1. Concerning the first objection, my conviction now is, that of all revealed truths not on is more clearly revealed in the Scriptures, not even the doctrine of justification by faith, and that the subject has only become obscured by men not having been willing to take the Scriptures alone to decide the point.

2. Not one of my true friends in the Lord has turned his back on me, as I supposed, and almost all of them have been themselves baptized since.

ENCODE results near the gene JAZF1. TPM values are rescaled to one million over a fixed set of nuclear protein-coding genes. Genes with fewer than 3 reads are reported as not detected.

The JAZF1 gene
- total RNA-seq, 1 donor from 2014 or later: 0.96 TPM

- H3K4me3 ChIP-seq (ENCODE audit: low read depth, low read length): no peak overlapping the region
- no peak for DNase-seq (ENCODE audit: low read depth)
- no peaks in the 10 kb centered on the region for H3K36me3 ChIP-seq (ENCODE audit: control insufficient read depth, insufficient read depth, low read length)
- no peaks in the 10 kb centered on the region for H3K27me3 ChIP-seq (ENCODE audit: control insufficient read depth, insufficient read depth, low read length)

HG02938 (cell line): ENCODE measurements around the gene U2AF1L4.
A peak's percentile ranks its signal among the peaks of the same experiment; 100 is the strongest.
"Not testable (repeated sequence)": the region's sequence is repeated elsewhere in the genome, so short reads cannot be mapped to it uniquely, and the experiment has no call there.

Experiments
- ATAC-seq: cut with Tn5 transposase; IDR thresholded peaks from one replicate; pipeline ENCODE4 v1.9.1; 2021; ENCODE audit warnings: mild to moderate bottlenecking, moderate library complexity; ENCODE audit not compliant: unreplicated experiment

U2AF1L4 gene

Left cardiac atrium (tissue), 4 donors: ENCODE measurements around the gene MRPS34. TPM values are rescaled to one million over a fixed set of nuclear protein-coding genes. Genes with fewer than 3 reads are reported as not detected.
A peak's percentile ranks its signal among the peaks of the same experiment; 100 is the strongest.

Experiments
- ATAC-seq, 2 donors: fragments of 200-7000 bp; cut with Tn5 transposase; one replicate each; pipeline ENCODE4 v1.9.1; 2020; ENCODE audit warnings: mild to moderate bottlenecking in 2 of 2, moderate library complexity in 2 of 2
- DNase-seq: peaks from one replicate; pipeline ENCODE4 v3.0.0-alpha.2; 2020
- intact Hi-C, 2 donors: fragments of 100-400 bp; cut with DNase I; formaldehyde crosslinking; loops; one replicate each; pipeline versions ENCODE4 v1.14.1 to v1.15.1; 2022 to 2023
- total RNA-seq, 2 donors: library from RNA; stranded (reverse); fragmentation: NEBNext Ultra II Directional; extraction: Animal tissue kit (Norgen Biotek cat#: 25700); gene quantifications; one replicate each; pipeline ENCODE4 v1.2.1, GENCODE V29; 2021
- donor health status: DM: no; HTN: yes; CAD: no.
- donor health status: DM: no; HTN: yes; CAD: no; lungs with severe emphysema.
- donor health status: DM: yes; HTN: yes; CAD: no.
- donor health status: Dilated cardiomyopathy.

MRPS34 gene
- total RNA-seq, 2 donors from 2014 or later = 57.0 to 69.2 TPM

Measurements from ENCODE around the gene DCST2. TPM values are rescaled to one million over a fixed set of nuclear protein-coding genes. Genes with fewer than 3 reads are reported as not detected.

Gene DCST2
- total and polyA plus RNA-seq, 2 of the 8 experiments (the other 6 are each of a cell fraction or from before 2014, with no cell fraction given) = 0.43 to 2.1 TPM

3. Though in one way I lost money in consequence of being baptized, yet the Lord did not suffer me to be really a loser, even as it regards temporal things; for He made up the loss most bountifully. In conclusion, my example has been the means of leading many to examine the question of baptism, and to submit, from conviction, to this ordinance and seeing this truth I have been led to speak on it as well as on other truths; and during the forty-five years that I have now resided in Bristol, more than three thousand believers have been baptized among us.